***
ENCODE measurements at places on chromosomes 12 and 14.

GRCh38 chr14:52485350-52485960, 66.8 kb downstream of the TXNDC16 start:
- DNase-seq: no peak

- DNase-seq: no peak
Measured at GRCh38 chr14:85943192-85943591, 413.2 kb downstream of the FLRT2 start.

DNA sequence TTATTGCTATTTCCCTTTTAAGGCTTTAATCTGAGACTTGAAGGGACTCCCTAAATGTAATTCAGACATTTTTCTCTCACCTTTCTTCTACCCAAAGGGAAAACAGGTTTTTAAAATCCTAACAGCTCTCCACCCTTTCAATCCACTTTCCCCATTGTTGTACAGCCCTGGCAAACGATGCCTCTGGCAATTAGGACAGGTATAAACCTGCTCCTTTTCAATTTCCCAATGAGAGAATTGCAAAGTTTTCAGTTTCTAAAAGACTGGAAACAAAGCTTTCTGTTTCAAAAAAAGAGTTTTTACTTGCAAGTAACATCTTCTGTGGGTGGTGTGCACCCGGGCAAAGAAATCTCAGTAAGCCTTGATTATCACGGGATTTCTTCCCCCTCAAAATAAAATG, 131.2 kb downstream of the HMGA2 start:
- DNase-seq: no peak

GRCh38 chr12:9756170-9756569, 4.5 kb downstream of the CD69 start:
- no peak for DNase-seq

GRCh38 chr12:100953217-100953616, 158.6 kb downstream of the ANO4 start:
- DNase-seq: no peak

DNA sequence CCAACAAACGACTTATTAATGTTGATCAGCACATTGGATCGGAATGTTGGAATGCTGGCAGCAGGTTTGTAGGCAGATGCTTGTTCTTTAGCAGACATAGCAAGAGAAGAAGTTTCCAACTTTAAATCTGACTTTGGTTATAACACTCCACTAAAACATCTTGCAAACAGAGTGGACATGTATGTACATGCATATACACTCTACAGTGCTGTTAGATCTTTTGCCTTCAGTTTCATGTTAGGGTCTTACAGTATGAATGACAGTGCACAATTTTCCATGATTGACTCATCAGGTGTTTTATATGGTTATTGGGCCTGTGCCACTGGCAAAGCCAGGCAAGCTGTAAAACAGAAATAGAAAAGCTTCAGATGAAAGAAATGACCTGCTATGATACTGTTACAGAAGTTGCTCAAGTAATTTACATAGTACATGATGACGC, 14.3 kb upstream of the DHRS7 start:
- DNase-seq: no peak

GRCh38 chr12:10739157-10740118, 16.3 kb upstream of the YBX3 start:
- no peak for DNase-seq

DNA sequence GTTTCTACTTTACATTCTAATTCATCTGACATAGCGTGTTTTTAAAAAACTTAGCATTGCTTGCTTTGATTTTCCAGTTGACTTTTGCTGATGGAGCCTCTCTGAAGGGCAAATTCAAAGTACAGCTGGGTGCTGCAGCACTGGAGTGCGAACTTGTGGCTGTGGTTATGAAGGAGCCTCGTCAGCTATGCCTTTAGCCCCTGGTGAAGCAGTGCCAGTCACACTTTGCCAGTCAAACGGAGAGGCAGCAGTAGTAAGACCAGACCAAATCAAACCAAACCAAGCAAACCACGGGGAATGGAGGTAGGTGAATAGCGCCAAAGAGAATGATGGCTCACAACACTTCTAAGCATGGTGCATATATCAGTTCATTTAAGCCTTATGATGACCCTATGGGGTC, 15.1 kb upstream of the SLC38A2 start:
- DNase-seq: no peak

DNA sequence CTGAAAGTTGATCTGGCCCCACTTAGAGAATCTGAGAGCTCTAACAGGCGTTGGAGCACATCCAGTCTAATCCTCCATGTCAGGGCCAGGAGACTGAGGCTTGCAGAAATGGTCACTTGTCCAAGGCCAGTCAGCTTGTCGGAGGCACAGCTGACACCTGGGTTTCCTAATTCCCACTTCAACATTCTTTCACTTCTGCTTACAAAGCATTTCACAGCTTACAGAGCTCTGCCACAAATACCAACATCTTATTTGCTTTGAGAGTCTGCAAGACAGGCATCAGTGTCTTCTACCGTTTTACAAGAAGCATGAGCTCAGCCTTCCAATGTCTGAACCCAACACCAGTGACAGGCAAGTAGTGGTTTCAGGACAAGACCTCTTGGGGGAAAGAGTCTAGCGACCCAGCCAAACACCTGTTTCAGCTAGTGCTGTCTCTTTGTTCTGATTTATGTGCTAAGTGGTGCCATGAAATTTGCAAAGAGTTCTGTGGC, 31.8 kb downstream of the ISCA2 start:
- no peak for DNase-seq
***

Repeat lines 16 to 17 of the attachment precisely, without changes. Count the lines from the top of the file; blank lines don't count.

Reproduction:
DNA sequence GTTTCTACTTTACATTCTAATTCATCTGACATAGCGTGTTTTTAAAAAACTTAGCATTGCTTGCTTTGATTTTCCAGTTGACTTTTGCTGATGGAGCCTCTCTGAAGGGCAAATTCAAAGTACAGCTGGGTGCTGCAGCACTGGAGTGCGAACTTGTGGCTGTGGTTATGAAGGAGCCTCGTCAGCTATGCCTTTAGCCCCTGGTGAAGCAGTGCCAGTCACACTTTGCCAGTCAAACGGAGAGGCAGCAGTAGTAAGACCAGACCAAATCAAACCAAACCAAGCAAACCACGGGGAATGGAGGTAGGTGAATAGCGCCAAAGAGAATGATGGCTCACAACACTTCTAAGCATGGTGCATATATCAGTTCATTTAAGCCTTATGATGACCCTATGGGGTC, 15.1 kb upstream of the SLC38A2 start:
- DNase-seq: no peak